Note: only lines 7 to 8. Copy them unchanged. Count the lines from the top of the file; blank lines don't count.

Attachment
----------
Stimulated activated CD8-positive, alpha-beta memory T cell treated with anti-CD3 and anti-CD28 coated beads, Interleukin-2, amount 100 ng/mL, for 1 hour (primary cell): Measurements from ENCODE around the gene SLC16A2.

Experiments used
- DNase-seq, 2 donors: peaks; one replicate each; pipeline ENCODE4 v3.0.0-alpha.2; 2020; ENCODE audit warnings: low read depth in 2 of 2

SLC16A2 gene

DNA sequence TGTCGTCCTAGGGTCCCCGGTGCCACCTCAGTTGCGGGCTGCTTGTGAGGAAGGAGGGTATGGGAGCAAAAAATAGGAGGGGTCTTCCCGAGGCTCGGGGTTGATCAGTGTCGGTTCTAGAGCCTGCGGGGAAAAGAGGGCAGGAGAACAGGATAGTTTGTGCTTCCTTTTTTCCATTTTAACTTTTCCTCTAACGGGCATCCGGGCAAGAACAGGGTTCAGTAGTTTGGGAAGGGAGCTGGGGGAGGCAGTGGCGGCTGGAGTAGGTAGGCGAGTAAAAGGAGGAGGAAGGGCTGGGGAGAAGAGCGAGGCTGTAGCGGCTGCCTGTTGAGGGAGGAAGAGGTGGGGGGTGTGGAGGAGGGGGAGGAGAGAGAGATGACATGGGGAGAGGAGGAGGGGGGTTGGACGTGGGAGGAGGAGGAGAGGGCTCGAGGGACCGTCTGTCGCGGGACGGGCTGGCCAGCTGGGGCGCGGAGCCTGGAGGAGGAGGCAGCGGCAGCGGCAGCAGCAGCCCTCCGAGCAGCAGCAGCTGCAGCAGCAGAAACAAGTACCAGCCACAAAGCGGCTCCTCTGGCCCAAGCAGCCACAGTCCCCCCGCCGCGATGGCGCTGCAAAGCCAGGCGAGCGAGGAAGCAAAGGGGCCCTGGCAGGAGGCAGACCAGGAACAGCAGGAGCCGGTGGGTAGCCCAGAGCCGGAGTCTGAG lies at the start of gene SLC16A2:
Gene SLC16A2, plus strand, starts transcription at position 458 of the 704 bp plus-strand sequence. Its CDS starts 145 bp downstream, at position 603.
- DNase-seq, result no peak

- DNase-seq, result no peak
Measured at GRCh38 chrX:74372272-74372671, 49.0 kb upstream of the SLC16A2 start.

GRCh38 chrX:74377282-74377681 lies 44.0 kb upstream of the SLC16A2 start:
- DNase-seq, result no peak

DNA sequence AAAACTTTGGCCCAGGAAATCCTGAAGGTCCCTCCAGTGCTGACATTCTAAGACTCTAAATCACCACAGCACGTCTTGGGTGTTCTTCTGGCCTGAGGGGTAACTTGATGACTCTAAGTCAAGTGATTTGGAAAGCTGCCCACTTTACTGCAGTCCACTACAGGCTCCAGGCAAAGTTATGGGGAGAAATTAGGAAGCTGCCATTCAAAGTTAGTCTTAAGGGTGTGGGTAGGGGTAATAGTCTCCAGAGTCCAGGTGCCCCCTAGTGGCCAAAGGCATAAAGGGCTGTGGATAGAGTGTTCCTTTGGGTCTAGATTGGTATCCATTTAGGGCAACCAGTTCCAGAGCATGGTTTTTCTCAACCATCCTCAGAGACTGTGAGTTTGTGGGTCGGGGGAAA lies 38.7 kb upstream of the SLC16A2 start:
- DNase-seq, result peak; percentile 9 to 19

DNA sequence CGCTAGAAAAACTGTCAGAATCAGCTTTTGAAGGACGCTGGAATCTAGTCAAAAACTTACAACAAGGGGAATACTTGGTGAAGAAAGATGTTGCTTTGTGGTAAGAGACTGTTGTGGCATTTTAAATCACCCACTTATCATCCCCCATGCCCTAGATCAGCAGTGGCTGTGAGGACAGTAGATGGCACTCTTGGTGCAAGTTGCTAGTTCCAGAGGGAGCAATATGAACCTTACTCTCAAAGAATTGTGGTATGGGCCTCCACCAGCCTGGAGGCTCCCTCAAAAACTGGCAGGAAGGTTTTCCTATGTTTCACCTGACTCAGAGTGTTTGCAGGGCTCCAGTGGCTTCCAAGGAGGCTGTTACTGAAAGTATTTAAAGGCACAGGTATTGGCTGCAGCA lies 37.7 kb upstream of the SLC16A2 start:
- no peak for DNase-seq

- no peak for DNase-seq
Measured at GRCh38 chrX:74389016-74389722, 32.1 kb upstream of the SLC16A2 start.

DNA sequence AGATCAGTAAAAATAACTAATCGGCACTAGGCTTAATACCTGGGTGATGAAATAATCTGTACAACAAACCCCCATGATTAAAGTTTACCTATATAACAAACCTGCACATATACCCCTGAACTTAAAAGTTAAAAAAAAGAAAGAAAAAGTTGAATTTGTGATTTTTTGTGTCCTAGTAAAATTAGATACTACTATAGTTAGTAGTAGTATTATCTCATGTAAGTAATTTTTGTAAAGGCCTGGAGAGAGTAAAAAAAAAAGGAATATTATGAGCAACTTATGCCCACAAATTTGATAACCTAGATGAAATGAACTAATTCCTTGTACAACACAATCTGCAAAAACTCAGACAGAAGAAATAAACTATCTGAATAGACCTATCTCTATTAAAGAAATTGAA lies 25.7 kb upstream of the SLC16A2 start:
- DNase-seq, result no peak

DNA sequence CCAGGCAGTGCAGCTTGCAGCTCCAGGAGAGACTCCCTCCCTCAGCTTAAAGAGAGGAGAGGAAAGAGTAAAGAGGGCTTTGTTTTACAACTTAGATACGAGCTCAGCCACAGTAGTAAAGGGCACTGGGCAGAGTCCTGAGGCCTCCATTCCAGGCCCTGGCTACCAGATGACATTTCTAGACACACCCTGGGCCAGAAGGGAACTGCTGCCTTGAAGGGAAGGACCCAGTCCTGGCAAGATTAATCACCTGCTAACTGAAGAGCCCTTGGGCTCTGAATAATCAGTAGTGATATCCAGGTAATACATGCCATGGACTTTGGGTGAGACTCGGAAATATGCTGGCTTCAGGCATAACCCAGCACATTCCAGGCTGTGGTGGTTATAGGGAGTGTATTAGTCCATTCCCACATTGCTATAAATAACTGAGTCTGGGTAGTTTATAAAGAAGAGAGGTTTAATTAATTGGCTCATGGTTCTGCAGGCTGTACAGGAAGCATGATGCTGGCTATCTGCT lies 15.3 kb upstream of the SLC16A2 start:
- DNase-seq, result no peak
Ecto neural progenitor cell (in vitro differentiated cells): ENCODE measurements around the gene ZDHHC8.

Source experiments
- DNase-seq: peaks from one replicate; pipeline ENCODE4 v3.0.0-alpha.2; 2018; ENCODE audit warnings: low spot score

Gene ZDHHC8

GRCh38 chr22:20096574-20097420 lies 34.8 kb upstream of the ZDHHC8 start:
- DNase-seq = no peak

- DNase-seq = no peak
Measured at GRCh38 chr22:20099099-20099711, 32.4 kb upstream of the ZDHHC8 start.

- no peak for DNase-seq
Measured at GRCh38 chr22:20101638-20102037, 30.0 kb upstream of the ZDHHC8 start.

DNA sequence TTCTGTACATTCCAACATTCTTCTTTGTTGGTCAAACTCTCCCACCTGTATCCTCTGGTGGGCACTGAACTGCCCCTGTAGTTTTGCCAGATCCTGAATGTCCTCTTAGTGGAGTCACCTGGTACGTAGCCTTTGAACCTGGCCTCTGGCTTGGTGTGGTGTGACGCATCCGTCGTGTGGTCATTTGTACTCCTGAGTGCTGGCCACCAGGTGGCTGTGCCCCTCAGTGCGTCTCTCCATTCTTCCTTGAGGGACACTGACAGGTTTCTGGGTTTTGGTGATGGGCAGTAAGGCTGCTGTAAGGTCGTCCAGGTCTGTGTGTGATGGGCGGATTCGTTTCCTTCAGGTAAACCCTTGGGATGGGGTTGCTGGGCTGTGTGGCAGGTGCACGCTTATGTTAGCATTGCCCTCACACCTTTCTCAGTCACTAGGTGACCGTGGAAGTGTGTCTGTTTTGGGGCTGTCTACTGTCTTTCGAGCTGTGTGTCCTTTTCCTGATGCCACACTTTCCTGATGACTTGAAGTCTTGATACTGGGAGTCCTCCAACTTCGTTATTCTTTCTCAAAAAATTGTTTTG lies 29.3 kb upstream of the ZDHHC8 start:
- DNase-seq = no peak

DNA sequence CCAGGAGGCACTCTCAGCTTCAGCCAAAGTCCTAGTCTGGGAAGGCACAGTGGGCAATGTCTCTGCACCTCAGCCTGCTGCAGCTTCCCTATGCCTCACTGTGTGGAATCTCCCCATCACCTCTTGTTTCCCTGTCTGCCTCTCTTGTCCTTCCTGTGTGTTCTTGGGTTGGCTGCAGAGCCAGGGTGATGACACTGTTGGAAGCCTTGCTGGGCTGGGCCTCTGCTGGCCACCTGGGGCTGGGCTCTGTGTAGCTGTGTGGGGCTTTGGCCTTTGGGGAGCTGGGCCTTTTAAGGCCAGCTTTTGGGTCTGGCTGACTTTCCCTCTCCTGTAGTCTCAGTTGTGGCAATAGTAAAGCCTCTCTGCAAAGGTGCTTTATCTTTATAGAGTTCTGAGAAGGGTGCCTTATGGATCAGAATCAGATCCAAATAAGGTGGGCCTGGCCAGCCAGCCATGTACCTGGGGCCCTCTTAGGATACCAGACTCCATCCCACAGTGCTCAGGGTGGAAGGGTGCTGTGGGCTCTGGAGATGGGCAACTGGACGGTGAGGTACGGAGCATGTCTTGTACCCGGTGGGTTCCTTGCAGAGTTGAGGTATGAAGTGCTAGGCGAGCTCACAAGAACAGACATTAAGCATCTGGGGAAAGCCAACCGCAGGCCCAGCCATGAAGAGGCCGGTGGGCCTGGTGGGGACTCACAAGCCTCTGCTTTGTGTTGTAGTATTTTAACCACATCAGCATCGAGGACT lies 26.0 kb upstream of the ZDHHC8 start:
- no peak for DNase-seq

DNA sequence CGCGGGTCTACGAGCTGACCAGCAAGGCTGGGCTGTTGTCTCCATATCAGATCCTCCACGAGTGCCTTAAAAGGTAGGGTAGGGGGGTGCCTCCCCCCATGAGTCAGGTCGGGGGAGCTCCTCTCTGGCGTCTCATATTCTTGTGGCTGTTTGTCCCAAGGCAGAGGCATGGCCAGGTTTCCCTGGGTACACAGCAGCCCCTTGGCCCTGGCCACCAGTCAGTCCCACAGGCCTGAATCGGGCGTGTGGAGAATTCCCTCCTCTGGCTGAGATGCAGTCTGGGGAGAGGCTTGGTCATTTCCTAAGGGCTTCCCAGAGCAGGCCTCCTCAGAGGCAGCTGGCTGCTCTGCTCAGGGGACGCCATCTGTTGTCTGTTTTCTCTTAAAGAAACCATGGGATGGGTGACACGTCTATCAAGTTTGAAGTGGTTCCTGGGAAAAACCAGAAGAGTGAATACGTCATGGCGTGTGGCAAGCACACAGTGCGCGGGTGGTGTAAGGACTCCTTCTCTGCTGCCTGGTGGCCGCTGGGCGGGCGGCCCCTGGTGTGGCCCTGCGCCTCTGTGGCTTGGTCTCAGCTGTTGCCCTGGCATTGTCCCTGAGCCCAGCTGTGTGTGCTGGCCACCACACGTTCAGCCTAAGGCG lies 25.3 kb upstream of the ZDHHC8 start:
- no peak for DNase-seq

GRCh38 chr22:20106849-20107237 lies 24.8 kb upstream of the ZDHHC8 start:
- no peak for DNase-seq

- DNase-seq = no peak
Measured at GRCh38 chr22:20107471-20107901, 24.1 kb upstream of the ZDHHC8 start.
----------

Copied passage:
- DNase-seq, result no peak

- DNase-seq, result no peak